United Kingdom Sullivan and Bernstein: Soloists, Chorus, and Orchestra of Opera North / Tobias Ringborg and Oliver Rundell (conductors), The Lowry Theatre, Salford Quays, 17.11.2017. (RJF)
Bernstein – Trouble in Tahiti
Sam – Quirijn de Lang
Dinah – Wallis Giunta
Trio – Fflur Wyn, Joseph Sovelton & Nicholas Butterfield
Junior – Charlie Southby
Conductor – Tobias Ringborg
Director – Annabel Arden
Set Designer – Charles Edwards
Costume Designer – Hannah Clark
Lighting Designer – Charles Edwards
Choreographer – Theo Clinkard
Gilbert and Sullivan – Trial by Jury
The Learned Judge – Jeremy Peaker
The Plaintiff, – Amy Freston
The Defendant – Nicholas Watts
Counsel for the Plaintiff – Claire Pascoe
Usher – Richard Mosley-Evans
Conductor – Oliver Rundell
Director – John Savournin
Set and Lighting Designer – Charles Edwards
Costume Designer – Gabrielle Dalton
Movement Directory – Tim Claydon
After the heavier orchestration of Ravel -and particularly Janáček – the previous evening, the jazz-like Bernstein along with Sir Arthur Sullivan’s more simple melodic music came as something of a culture shock, but none the less enjoyable for that.
The Bernstein is set in 1950s comfortable suburbia; Sam and Dinah appear to have the perfect life in their little white house. Trouble in Tahiti tells the story of liaisons that turn sour as two lovers gradual detachment exposes a mutual feeling that they are trapped in a life that has turned into a lie. Macho Sam escapes to the masculine outlet of the gym, while Dinah loses herself in movies, where the hit picture of the day is the ominously titled Trouble in Tahiti. Bernstein’s score for this his first opera is heavily influenced by the syncopated rhythms of jazz. Dating from 1952 it is short and sour-sweet with Matthew Eberhardt’s staging ideal for the music and the story. With echoes of the later, and better known, West Side Story the musical idiom is easy on the ear. The production by Matthew Eberhardt is simple and straightforward in Charles Edwards’s designs. The close harmony trio sings harmonies that keep the Broadway dream alive. Quirijn de Lang and Wallis Giunta sing and play the couple to near perfection.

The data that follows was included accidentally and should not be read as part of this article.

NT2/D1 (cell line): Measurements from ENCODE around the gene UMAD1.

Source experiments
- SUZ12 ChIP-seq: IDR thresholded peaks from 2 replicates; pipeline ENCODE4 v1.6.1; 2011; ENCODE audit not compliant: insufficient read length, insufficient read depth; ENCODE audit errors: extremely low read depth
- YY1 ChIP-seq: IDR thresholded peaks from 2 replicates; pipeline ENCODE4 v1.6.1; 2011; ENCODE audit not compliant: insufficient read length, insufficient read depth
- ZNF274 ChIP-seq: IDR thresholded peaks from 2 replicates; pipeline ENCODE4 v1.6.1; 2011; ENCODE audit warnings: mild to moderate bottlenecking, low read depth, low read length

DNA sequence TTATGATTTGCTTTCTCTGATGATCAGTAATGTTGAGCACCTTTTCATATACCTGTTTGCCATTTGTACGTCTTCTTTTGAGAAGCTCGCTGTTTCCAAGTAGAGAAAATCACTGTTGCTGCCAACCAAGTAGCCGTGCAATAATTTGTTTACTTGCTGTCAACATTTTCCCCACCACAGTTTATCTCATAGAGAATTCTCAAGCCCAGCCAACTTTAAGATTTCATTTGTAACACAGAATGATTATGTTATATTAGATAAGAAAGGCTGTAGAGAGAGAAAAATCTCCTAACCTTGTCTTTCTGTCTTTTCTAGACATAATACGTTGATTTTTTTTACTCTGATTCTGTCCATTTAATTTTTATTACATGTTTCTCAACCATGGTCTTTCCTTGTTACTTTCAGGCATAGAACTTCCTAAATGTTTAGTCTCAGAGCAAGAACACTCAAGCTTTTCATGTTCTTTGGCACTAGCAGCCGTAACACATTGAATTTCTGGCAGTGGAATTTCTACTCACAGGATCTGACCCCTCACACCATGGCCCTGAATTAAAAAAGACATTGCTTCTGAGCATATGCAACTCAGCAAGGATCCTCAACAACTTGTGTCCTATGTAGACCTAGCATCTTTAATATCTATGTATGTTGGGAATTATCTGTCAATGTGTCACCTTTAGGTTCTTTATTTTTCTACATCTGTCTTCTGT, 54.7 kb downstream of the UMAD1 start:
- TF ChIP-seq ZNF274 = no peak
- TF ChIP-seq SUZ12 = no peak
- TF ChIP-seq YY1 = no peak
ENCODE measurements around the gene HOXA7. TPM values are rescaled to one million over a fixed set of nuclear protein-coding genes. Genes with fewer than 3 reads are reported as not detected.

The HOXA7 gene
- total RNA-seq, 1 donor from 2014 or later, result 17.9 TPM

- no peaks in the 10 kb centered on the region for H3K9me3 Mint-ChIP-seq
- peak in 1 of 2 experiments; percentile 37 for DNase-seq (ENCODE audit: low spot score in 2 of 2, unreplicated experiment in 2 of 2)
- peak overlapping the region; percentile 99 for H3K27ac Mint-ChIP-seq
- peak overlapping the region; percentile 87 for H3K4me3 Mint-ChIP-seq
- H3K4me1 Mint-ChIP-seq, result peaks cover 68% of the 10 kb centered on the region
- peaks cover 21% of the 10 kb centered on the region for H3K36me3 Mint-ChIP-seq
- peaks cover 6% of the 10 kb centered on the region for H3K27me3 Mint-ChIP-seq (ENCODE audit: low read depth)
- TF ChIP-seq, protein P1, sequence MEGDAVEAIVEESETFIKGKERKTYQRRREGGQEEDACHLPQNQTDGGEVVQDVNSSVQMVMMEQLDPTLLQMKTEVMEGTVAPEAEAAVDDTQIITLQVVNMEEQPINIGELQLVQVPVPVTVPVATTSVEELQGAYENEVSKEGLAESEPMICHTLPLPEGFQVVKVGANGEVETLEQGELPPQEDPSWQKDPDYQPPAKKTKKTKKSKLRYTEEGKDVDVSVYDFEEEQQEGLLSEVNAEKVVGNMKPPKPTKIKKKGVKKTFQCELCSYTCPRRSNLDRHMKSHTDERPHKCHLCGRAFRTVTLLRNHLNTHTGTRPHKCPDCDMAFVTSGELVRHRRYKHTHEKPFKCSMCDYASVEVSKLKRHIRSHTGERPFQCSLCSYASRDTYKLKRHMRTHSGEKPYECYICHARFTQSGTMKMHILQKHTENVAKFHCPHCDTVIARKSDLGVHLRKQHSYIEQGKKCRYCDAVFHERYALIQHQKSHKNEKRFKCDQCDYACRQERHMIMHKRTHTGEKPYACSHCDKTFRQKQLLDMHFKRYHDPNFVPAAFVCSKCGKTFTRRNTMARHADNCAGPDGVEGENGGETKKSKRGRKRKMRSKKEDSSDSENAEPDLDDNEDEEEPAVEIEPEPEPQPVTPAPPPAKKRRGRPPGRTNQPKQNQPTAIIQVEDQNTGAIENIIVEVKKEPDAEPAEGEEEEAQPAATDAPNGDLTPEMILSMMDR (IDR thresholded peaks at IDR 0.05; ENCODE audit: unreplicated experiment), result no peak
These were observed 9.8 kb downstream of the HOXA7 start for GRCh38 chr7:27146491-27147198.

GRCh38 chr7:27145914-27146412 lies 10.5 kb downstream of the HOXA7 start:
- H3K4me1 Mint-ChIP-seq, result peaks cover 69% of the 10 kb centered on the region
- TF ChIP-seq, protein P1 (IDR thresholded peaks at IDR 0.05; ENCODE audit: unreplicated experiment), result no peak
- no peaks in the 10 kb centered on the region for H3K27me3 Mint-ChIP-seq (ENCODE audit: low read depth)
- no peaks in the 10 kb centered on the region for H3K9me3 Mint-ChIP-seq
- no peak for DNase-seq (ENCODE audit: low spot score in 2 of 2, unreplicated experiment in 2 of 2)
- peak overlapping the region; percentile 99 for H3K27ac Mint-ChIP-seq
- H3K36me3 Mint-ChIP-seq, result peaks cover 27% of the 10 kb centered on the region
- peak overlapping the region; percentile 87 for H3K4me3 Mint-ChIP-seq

Trial by Jury was the first of the Gilbert and Sullivan operettas by the socially diverse couple. The former, of affluent background, his father a trained surgeon and himself a barrister, joined together in this first endeavour and which led to many more successful co-operative efforts that have sustained the British contribution to musical theatre for over a century. The presence in the audience of many members of the Manchester – and other branches – of the G & S Society was a tribute to their loyalty and enjoyment of the many operettas the unlikely couple produced together since impresario Richard D’Oyly Carte brought them together in 1875.
The cast, mainly from the chorus of Opera North, showed the quality in depth of that vocal source allied to characterful acting in all the roles. It would be invidious to separate any out. However, I must mention the apt set, John Savournin’s direction and, above all, Oliver Rundell and his orchestral contribution.
Robert J Farr
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